CSA Standards has released the 2012 Canadian Electrical Code (CEC), Part 1. The 2012 CEC is the 22nd edition of Canada’s primary standard for electrical installations and includes more than 180 updates and revisions – the most comprehensive set of changes ever – including future-looking developments toward sustainable technologies that help address climate change issues, as well as several considerations addressing the safety of Canada’s children.
New and extensively updated sections focus on renewable energy sources, such as solar photovoltaic installations and wind-generated electricity, new requirements for electric vehicles and home-based vehicle charging stations, as well as tamper-resistant receptacles for child care facilities.
“New sustainable technologies such as electric vehicles, solar panels and power generating wind turbines have never been more prevalent,” says Bonnie Rose, president, CSA Standards. “With major manufacturers bringing these products to market in greater numbers, they can no longer be considered simply emerging technologies, but part of our daily lives. Electrical safety surrounds Canadians every minute of every day, and CSA’s 2012 Canadian Electrical Code is grounded in sustainability and safety improvements that will undoubtedly have a positive impact on future generations.”
The 2012 CEC makes tamper-resistant receptacles in child care facilities mandatory. Unless otherwise defined by a regulatory authority having jurisdiction, this requirement applies to all facilities providing care to children seven-years-old or younger.
Unique installation requirements for a variety of renewable energy systems including wind and fuel cells are addressed in the 2012 CEC. Hydrokinetic generation systems that convert tidal or ocean current into energy, and micro-hydro systems that are very small versions of hydro power stations that convert the energy of streams and creeks into usable electricity are also covered. Lastly, existing requirements for solar power have been updated considerably to reflect new technologies, techniques, and calculations.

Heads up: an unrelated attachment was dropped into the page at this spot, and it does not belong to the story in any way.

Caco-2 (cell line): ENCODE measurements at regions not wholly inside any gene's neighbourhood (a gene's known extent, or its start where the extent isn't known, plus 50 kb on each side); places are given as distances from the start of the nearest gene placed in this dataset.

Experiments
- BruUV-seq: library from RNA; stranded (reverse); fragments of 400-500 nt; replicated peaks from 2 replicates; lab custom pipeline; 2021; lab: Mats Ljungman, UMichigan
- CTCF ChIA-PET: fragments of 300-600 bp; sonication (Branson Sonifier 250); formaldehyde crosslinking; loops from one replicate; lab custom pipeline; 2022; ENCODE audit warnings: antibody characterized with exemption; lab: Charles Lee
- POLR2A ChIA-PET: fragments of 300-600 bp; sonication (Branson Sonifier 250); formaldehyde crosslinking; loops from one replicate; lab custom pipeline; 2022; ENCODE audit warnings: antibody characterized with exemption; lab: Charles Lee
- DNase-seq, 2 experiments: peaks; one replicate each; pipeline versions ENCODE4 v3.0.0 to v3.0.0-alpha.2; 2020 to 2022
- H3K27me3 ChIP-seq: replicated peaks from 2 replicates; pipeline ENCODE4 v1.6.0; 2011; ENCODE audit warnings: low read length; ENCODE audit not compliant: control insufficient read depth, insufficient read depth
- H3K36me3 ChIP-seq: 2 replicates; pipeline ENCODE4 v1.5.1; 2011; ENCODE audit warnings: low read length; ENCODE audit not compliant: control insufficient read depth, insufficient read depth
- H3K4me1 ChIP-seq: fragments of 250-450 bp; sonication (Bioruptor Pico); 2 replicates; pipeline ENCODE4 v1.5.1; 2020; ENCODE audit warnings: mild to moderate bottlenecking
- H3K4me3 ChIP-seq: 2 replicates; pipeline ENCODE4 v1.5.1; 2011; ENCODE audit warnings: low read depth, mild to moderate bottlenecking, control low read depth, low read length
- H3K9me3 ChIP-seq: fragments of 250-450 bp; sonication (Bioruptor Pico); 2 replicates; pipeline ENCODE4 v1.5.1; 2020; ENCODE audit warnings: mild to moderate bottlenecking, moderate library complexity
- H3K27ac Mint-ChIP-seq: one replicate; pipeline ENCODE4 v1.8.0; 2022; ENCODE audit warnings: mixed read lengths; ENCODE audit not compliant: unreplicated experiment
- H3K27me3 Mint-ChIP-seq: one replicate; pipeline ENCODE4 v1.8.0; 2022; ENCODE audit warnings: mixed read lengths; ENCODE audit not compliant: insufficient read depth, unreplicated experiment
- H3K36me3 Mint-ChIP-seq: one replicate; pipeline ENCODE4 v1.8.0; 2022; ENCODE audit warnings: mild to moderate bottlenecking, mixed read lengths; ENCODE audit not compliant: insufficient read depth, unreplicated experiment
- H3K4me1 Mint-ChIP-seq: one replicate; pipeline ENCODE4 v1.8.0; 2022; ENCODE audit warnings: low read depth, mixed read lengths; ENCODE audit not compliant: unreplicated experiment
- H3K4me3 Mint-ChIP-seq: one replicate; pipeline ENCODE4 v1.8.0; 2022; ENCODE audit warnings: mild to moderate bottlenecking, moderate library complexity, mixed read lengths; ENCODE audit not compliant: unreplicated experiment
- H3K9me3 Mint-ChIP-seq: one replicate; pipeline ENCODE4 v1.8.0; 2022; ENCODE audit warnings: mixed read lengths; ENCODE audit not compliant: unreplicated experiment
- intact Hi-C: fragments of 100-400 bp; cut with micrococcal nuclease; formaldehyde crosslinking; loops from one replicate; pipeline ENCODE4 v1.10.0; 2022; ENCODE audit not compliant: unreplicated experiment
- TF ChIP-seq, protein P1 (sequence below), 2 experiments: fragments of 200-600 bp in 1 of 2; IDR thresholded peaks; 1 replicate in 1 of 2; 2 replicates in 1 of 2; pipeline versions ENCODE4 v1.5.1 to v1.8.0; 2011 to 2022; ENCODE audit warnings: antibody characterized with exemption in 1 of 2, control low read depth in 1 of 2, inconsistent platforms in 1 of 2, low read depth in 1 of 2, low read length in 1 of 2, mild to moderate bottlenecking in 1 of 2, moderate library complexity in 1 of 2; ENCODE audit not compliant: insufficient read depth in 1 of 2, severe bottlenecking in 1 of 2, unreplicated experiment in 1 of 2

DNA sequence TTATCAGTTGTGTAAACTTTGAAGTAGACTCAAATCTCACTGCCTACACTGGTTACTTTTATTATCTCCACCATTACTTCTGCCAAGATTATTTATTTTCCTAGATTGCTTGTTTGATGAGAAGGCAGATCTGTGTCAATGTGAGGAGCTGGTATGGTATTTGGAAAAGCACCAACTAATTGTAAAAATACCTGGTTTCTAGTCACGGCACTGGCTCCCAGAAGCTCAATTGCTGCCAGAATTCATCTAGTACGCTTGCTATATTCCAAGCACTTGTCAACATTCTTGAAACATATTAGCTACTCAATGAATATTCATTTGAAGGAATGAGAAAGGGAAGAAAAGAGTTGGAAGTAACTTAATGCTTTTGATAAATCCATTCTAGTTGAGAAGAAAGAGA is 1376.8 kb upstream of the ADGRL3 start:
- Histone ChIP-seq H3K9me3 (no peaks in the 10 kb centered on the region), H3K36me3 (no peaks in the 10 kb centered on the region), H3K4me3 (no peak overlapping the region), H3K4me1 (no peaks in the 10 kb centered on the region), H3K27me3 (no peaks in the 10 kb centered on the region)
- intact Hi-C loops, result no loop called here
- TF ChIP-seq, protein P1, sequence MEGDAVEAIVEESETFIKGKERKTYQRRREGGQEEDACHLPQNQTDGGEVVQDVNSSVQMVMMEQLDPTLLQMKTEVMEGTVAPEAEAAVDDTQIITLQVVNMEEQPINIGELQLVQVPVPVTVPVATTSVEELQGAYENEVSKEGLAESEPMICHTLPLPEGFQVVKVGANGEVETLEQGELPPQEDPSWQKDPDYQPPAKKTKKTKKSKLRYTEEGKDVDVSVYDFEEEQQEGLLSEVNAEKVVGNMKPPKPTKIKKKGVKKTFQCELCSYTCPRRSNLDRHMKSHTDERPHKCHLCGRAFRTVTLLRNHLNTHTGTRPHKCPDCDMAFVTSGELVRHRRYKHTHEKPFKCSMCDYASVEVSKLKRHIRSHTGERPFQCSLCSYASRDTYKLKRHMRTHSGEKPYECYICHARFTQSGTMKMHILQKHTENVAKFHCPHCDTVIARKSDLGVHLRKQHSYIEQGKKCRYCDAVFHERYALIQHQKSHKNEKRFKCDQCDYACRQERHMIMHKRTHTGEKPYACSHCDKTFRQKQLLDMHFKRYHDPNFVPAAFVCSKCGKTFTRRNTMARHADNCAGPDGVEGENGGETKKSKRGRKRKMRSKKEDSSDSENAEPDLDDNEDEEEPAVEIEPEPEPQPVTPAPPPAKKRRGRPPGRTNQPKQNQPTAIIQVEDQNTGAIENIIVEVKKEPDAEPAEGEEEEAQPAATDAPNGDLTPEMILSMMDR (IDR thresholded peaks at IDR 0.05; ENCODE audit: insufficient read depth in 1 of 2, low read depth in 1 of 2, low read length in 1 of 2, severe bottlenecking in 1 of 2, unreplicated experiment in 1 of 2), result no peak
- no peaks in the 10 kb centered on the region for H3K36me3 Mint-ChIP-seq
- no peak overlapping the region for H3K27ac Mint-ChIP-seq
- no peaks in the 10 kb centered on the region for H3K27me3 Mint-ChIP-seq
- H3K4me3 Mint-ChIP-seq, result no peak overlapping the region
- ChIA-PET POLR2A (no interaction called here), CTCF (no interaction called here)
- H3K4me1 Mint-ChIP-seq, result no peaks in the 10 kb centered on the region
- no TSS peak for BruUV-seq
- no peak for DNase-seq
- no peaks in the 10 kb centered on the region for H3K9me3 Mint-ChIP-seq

CSA’s 2012 Canadian Electrical Safety Code may also be considered a roadmap for the enhanced safety and success of electric vehicles. As electric vehicles become more commonplace, increased standardization has become critical to help ensure that charging infrastructure is properly addressed in terms of safety, capacity, and consistency. The 2012 CEC fulfills this need through new and enhanced rules addressing the safety, load calculation, and installation of electric vehicle charging equipment. This includes commercial applications for fleet vehicles and home installations such as a residential garage or car port.
“Developing standards is vital to the adoption of green technologies,” says Bob Oliver, CEO of Pollution Probe, a national, non-profit organization that exists to improve the health and well-being of Canadians by advancing policy that achieves positive, tangible environmental change. “The strides CSA Standards is making toward the development of standards and codes for renewable energy and sustainable technologies, such as the new 2012 Canadian Electrical Code, will help make these technologies safer and provide Canadians with more choices for sustainable energy sources as demand for these products by environmentally conscious Canadians continues to grow.”
About the 2012 Canadian Electrical Code, Part I
Each year in Canada, up to 800 people experience electrical accidents in the workplace. The CEC Part I covers the installation and maintenance of electrical equipment for operation at all voltages in buildings, structures, and premises (including factory-built relocatable and non-relocatable structures).
The 2012 Canadian Electrical Code, Part I, includes numerous updates:
- Garage doors: A receptacle must now be provided for each cord-connected overhead garage door opener in residential garages for all new constructions.
- Splash pads: Splash pads are now classified as pools, and the CEC mandates protection such as ground fault circuit interrupters where applicable.
- Roof top outlets: New commercial or industrial buildings will require a roof-top receptacle in order to help heating ventilation and air-conditioning technicians to safely maintain roof top equipment using power tools.
- Outdoor outlets: New “in-use” weatherproof covers will be required to protect outdoor receptacles from wet weather, even when electrical devices are plugged in.